Defying the Rules
Jack's lack of effort and his medical problems were just the beginning of his problems at school. The headmaster of Choate, George St. John, soon found that Jack was just the opposite of his brother Joe.
The Muckers Club
Jack was a troublemaker, and his greatest act of defiance came with the formation of the Muckers Club. St. John's repetitive lectures in chapel about the troublemakers, or muckers as he liked to call them, inspired Jack, Lem Billings, and other friends to organize the club. This was almost the last straw for St. John, who considered the club just another negative mark on Jack's record. When he became aware of the club, he met with Joe Kennedy and Jack in his office. St. John was ready to expel Jack from school, but Joe, although angry with his son, convinced the headmaster to let Jack stay as long as he agreed to dissolve the club.
Following in His Father's Footsteps
It was no secret, not even to Rose, that Joe Kennedy had a long history of extramarital affairs. It was not uncommon for him to invite his newest girlfriend to the Kennedy home, where they innocently dined with the family. The actress Gloria Swanson was among the women who went in and out of the Kennedy home in the 1920s. Rose, just like her own mother, played the polite hostess to her husband's mistress when the woman visited the Kennedy summer home.
It was Swanson, however, who nearly destroyed Rose and Joe's marriage. By the time of the affair, Joe had acquired three studios in Hollywood. He met Swanson at one of the studios during the filming of Queen Kelly. Unlike many of his other affairs, Joe became enthralled with Swanson and went to the Catholic Church in hope of attaining the approval to separate from Rose. Once separated, he planned to live with Swanson. When Cardinal O'Connell heard the plan, he made a visit to Swanson and asked her to end the relationship. Shortly thereafter, the affair ended.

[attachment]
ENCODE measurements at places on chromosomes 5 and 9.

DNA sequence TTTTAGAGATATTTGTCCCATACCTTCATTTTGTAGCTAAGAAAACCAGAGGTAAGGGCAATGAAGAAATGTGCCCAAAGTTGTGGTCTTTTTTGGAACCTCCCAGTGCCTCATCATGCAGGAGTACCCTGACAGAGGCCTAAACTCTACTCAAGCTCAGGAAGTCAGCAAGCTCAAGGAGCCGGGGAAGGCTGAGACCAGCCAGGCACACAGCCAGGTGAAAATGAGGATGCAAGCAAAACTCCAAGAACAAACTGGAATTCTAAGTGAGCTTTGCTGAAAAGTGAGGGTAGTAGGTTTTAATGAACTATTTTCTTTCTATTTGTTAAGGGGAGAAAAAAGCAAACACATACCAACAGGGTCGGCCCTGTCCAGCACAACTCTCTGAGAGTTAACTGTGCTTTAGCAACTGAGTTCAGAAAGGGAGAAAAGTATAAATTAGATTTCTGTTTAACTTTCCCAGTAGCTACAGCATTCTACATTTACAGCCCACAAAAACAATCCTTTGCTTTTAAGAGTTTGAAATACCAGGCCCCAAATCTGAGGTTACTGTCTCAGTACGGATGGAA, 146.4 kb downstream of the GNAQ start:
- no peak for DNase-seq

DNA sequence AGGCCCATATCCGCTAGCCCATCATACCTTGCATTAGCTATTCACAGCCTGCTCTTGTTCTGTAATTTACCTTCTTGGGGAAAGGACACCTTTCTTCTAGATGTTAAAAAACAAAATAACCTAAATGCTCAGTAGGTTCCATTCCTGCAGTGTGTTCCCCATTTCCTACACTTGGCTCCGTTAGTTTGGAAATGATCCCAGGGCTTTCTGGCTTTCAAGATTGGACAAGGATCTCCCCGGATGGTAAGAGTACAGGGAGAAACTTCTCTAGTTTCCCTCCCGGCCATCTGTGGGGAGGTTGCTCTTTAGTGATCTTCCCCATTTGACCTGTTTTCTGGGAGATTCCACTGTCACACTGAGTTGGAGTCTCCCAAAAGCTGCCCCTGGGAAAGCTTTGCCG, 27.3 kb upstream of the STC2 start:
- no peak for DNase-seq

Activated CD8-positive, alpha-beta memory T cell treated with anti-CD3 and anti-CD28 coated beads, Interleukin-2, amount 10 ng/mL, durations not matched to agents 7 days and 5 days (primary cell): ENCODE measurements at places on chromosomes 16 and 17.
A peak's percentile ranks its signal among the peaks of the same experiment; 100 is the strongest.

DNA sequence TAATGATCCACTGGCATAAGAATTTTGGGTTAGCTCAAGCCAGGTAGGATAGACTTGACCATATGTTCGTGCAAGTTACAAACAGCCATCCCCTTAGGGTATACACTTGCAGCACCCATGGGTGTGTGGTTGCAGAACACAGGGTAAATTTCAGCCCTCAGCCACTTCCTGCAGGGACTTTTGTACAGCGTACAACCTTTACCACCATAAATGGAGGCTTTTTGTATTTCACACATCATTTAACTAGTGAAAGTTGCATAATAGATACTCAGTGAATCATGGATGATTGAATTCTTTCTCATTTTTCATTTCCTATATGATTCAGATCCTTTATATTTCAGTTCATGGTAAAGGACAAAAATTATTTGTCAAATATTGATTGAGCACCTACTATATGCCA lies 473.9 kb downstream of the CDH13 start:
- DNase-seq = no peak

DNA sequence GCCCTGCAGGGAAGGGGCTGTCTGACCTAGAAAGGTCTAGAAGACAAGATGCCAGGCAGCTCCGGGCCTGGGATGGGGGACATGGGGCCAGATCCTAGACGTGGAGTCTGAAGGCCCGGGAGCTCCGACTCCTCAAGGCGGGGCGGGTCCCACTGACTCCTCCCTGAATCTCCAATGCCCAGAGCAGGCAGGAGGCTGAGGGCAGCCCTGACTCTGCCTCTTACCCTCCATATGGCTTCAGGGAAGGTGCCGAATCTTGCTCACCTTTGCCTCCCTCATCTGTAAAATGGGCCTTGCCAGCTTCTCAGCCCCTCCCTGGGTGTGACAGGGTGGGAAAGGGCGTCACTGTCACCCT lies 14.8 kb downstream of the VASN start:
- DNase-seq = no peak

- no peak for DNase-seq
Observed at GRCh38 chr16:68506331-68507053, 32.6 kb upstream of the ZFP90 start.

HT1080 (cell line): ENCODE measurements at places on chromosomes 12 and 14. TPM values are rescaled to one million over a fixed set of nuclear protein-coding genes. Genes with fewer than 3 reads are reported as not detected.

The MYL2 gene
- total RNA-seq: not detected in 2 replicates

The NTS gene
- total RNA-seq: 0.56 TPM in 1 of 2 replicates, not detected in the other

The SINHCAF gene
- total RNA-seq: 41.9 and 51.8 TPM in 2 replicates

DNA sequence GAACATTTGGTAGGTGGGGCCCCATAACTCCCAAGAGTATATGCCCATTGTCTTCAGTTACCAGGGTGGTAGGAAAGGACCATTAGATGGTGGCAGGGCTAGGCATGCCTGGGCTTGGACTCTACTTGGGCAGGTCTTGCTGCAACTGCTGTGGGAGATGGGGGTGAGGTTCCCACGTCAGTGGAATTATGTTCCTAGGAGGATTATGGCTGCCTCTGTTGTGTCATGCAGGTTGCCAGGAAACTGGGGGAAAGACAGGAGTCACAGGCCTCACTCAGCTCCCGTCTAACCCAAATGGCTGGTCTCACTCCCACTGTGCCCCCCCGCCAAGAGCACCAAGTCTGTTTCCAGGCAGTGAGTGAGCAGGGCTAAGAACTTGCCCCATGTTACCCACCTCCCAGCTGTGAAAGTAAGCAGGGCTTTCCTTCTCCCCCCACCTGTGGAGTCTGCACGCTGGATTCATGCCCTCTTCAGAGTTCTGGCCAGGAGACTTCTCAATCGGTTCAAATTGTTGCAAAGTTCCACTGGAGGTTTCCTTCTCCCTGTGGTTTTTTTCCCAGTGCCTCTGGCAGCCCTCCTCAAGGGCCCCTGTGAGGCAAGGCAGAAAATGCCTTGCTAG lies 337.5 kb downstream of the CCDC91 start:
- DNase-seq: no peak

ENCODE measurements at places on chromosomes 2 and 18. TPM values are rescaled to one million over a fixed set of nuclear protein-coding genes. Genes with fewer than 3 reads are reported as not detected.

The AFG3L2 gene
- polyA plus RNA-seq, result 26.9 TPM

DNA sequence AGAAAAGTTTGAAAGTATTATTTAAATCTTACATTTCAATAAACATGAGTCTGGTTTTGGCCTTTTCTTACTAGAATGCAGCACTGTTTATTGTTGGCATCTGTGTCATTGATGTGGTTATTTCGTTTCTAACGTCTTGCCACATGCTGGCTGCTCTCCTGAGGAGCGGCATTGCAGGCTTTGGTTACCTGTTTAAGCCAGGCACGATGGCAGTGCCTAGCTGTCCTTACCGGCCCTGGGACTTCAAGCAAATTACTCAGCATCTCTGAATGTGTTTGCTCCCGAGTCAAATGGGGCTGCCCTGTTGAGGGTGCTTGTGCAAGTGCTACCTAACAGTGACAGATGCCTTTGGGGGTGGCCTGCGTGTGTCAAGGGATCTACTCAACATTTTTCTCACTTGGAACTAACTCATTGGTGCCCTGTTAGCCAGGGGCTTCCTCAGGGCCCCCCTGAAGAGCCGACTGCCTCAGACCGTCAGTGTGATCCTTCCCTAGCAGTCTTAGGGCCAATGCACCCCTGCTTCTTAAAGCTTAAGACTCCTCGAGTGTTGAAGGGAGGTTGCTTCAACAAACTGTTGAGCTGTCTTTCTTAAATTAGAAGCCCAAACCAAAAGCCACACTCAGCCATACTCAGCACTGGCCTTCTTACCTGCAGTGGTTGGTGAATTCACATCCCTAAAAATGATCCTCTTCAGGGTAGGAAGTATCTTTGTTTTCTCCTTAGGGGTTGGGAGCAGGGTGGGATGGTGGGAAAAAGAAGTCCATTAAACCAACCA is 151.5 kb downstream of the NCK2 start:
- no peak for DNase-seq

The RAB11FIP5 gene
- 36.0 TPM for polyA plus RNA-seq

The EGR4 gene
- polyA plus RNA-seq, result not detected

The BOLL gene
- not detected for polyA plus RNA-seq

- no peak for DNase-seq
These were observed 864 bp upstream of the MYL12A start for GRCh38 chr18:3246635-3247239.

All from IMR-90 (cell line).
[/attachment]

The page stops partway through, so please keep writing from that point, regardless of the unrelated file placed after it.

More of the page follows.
Joe's less than secretive behavior had a lasting impact on his children, who knew of and even came to accept Joe's betrayal of their mother. Jack, in particular, came to admire his father's vigorous quest for fulfillment with numerous women. An impressed young Jack hoped that when he reached his father's age, he too would remain a playboy. According to his good friend Lem Billings, when Jack was seventeen he engaged in his first sexual encounter, with a Harlem prostitute.
“I was immediately captivated by Jack. He had the best sense of humor of anybody I had ever met…. He enjoyed things with such intensity that he made you feel that whatever you were doing was absolutely the most wonderful thing you possible could be doing.”
— Lem Billings, as quoted in The Fitzgeralds and the Kennedys: An American Saga
In spite of Jack's disobedience of school rules, sexual experimentation, and mediocre academic record, by the time that he graduated in 1935 he had acquired the coveted title of “most likely to succeed.” It was an unlikely title for Jack, considering that he graduated 65th out of 110, but there was something endearing about the Kennedy who was witty, fun, and laid back. Even headmaster St. John came to like him. One of the most attractive traits that St. John noticed about him was his ability to think independently. In fact, he found that the more time he spent with the student he had once called a “mucker,” the better he liked him. With such a likeable personality and a promising future, it came as no surprise to Jack's classmates, or to St. John, when Jack announced that he was headed for Princeton.